A major challenge in the formulation of optimization models for large-scale, complex operational problems is that some data are impossible or uneconomical to collect, producing a cost model that suffers from incomplete information. As a result, even an optimal solution may be "wrong" in the sense that it is solving the wrong problem. In many operational settings, knowledgeable experts will already know, at least approximately, how a model should behave, and can express this knowledge in the form of low dimensional patterns: "high powered locomotives should pull intermodal trains" (because they need to move quickly) or "loaded C-141s should not be flown into Saudi Arabia" (for maintenance reasons). Unlike the literature on inverse optimization which uses observed actions to train the parameters of a cost model, we used exogenous patterns to guide the behavior of a model using a proximal point term that penalizes deviations from these patterns. Under the assumption that the patterns are derived from rational behaviors, we establish the conditions under which incorporating patterns will reduce actual costs rather than just the engineered costs. The effectiveness of the approach is demonstrated in a controlled, laboratory setting using data from a major railroad.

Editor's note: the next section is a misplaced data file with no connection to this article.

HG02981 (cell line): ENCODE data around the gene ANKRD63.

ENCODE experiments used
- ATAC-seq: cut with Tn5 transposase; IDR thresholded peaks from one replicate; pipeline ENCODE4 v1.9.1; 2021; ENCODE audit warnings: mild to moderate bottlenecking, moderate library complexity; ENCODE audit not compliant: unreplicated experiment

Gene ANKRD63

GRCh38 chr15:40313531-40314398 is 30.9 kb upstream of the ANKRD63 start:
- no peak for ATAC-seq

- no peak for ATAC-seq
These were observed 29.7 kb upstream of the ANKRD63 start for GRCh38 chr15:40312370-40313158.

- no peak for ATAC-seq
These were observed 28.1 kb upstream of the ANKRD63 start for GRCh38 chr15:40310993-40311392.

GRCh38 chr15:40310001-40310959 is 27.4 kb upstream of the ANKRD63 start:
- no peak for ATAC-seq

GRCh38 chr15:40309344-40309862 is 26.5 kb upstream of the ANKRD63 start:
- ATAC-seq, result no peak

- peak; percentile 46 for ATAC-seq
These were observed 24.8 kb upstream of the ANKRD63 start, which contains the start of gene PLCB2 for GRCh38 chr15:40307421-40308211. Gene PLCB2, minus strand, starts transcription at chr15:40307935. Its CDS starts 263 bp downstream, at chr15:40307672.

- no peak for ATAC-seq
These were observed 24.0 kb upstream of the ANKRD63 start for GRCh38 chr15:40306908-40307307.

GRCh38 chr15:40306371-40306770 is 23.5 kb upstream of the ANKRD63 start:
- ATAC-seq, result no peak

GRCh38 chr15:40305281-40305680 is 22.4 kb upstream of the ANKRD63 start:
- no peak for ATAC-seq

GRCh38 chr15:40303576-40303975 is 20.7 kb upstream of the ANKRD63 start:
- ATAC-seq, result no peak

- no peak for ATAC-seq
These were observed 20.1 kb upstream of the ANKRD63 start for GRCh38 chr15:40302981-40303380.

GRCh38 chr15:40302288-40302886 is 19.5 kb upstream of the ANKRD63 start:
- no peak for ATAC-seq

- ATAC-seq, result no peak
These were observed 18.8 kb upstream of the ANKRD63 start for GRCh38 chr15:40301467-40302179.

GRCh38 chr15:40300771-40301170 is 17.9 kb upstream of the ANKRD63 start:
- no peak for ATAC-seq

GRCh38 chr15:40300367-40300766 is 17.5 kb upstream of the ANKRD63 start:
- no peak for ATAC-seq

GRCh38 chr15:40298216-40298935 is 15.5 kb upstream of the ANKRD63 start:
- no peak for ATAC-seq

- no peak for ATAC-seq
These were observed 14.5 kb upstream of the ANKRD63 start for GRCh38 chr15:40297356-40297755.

|Original language||English (US)|
|Number of pages||14|
|Journal||IIE Transactions (Institute of Industrial Engineers)|
|State||Published - Feb 1 2006|
All Science Journal Classification (ASJC) codes
- Industrial and Manufacturing Engineering